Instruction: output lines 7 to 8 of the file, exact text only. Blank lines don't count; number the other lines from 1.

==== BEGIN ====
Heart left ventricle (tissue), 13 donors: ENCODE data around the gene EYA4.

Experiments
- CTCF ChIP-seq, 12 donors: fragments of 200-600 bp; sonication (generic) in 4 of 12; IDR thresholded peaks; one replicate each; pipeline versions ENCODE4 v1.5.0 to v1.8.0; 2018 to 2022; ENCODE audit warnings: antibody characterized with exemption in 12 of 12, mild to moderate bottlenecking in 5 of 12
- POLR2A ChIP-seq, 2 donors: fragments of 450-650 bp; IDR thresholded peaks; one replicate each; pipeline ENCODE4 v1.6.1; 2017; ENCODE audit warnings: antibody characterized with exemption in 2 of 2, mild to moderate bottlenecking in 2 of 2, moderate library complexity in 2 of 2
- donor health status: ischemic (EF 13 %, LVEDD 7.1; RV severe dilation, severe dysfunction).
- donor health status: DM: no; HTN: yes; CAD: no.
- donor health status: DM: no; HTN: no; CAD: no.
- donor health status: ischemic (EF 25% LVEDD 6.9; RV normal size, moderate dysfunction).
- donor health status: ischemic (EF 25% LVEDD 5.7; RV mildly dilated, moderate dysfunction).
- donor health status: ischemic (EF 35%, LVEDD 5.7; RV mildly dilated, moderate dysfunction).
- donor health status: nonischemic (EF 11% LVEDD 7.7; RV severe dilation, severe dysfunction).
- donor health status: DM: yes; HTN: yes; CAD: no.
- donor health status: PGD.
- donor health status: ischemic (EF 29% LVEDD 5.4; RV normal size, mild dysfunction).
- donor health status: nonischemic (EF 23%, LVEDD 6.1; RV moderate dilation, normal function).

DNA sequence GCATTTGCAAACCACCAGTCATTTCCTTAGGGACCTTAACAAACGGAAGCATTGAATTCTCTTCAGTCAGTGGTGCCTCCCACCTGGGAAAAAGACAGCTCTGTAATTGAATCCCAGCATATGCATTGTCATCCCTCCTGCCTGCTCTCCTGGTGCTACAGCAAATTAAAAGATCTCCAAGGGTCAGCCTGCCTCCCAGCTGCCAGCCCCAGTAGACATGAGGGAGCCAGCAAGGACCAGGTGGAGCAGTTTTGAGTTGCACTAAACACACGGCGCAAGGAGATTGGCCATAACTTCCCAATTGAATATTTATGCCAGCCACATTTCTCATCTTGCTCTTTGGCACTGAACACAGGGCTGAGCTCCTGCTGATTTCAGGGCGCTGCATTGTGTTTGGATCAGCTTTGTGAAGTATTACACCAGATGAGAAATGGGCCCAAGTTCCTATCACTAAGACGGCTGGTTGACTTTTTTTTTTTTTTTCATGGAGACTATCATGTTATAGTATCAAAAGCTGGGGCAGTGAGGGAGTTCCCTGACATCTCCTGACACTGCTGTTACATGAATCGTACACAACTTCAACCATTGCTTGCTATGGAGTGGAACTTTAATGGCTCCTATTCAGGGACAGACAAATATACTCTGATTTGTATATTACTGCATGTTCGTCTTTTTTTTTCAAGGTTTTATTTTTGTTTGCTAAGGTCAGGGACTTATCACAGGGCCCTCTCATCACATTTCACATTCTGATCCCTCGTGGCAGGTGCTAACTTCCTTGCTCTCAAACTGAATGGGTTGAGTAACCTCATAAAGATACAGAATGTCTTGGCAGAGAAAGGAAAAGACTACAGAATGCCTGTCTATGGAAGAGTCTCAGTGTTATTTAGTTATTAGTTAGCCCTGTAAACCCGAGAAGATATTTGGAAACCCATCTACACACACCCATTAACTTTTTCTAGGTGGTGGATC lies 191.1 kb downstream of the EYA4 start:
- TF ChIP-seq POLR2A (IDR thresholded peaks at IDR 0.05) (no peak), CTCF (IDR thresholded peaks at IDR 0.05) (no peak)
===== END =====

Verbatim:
- donor health status: DM: no; HTN: no; CAD: no.
- donor health status: ischemic (EF 25% LVEDD 6.9; RV normal size, moderate dysfunction).